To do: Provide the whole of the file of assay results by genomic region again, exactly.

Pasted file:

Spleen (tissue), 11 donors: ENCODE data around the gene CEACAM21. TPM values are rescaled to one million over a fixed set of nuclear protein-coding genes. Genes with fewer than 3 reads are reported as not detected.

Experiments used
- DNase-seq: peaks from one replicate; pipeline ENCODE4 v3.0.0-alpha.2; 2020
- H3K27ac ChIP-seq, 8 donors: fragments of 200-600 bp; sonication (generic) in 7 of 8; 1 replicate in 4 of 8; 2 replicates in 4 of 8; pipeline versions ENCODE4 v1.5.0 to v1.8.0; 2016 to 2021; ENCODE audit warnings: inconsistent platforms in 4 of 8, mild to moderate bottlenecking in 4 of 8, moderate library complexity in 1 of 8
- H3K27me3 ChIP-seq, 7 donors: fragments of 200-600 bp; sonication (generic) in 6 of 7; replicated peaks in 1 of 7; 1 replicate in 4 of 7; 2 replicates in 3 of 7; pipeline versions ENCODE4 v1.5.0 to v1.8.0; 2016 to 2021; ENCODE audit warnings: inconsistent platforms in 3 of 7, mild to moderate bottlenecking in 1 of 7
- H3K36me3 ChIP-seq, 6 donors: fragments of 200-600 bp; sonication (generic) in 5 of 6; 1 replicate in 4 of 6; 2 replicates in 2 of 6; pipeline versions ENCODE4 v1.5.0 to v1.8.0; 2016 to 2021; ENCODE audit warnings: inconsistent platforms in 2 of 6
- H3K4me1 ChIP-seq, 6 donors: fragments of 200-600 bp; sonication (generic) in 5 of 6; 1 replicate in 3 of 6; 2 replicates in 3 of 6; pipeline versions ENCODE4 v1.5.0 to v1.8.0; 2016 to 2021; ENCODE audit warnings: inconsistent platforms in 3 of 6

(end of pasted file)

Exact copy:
Spleen (tissue), 11 donors: ENCODE data around the gene CEACAM21. TPM values are rescaled to one million over a fixed set of nuclear protein-coding genes. Genes with fewer than 3 reads are reported as not detected.

Experiments used
- DNase-seq: peaks from one replicate; pipeline ENCODE4 v3.0.0-alpha.2; 2020
- H3K27ac ChIP-seq, 8 donors: fragments of 200-600 bp; sonication (generic) in 7 of 8; 1 replicate in 4 of 8; 2 replicates in 4 of 8; pipeline versions ENCODE4 v1.5.0 to v1.8.0; 2016 to 2021; ENCODE audit warnings: inconsistent platforms in 4 of 8, mild to moderate bottlenecking in 4 of 8, moderate library complexity in 1 of 8
- H3K27me3 ChIP-seq, 7 donors: fragments of 200-600 bp; sonication (generic) in 6 of 7; replicated peaks in 1 of 7; 1 replicate in 4 of 7; 2 replicates in 3 of 7; pipeline versions ENCODE4 v1.5.0 to v1.8.0; 2016 to 2021; ENCODE audit warnings: inconsistent platforms in 3 of 7, mild to moderate bottlenecking in 1 of 7
- H3K36me3 ChIP-seq, 6 donors: fragments of 200-600 bp; sonication (generic) in 5 of 6; 1 replicate in 4 of 6; 2 replicates in 2 of 6; pipeline versions ENCODE4 v1.5.0 to v1.8.0; 2016 to 2021; ENCODE audit warnings: inconsistent platforms in 2 of 6
- H3K4me1 ChIP-seq, 6 donors: fragments of 200-600 bp; sonication (generic) in 5 of 6; 1 replicate in 3 of 6; 2 replicates in 3 of 6; pipeline versions ENCODE4 v1.5.0 to v1.8.0; 2016 to 2021; ENCODE audit warnings: inconsistent platforms in 3 of 6